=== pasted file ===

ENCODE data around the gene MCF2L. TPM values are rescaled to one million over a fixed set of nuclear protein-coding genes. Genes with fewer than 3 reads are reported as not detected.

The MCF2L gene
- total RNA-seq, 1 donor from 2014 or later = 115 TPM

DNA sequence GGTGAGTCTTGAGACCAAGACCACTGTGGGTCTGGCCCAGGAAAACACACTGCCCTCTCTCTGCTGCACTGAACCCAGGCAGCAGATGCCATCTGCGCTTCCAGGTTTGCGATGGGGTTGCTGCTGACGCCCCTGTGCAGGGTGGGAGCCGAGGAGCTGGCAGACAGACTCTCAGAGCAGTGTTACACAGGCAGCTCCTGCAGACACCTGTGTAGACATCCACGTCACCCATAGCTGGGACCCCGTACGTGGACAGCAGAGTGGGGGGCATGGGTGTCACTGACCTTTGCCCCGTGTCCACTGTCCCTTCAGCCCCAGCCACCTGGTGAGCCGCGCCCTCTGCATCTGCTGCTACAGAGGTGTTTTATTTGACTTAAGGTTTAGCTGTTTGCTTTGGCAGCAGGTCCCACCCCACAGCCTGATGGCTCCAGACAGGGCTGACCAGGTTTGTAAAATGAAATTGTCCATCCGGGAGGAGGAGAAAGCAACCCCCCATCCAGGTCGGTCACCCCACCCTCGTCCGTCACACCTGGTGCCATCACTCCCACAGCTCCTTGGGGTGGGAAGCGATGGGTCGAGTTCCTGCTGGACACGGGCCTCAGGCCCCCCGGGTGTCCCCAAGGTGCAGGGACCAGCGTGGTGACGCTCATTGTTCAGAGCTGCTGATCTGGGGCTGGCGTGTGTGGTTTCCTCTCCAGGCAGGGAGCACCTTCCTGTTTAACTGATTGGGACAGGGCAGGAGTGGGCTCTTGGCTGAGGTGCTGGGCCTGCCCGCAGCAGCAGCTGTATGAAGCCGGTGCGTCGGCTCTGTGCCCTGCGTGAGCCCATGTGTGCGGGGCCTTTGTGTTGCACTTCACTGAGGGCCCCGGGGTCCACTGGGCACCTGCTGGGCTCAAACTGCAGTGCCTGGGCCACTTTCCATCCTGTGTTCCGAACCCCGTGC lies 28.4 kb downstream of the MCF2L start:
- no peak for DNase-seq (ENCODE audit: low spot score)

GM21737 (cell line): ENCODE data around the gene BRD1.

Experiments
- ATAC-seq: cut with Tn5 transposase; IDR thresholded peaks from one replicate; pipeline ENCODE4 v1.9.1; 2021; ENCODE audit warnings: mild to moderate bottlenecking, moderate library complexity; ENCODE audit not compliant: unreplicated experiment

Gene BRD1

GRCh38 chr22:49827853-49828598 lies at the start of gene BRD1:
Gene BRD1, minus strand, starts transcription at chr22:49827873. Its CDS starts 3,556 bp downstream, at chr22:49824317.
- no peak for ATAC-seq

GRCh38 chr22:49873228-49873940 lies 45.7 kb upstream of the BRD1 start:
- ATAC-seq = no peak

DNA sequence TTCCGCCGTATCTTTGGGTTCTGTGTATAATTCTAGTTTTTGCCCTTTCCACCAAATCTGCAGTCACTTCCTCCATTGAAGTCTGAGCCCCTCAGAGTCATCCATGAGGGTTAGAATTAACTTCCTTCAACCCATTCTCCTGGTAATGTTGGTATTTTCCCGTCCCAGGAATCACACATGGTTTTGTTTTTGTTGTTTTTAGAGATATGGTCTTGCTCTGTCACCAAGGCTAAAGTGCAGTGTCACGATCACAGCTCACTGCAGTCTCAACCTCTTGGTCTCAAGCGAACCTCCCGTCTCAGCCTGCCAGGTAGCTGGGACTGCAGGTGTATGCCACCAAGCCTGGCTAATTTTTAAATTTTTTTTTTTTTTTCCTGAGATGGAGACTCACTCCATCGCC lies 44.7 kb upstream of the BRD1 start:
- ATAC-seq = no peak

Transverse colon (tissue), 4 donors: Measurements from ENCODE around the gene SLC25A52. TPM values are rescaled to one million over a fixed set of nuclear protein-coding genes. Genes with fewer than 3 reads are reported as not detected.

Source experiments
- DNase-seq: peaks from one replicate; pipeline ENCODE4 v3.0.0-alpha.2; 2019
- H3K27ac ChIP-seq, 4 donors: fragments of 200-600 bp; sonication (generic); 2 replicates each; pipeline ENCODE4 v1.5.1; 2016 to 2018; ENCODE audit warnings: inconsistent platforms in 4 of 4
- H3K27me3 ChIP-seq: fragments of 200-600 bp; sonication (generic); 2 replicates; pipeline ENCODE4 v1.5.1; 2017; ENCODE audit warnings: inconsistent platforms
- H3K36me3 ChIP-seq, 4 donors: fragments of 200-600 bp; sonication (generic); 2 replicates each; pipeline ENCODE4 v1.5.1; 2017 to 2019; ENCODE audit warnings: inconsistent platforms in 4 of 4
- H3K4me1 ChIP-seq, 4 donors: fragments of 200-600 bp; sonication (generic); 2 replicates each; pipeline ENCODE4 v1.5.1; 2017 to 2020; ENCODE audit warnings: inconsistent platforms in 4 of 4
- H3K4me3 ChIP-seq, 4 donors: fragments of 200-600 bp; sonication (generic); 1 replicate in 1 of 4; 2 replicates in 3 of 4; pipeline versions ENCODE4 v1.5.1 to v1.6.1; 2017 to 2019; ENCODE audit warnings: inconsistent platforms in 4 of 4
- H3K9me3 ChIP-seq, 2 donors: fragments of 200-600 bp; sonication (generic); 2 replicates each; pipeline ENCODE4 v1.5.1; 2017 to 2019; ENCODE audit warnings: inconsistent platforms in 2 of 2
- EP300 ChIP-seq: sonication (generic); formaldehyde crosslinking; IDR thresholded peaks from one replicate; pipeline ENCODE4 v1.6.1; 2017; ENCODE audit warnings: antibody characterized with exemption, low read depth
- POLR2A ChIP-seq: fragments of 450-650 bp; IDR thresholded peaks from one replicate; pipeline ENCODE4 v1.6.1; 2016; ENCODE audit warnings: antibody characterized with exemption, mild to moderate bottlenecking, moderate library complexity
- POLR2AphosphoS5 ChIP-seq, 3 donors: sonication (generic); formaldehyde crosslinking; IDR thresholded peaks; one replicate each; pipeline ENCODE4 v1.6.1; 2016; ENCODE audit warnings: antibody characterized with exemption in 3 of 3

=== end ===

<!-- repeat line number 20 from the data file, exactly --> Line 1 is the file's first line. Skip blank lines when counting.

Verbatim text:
- H3K27ac ChIP-seq, 4 donors: fragments of 200-600 bp; sonication (generic); 2 replicates each; pipeline ENCODE4 v1.5.1; 2016 to 2018; ENCODE audit warnings: inconsistent platforms in 4 of 4